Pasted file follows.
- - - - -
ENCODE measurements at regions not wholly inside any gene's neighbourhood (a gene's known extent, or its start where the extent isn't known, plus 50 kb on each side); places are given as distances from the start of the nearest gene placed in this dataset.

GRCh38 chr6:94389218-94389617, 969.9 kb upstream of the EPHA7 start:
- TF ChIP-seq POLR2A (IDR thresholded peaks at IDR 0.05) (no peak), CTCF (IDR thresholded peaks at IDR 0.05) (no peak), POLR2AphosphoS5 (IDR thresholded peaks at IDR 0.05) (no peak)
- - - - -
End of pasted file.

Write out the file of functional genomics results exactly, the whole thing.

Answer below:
ENCODE measurements at regions not wholly inside any gene's neighbourhood (a gene's known extent, or its start where the extent isn't known, plus 50 kb on each side); places are given as distances from the start of the nearest gene placed in this dataset.

GRCh38 chr6:94389218-94389617, 969.9 kb upstream of the EPHA7 start:
- TF ChIP-seq POLR2A (IDR thresholded peaks at IDR 0.05) (no peak), CTCF (IDR thresholded peaks at IDR 0.05) (no peak), POLR2AphosphoS5 (IDR thresholded peaks at IDR 0.05) (no peak)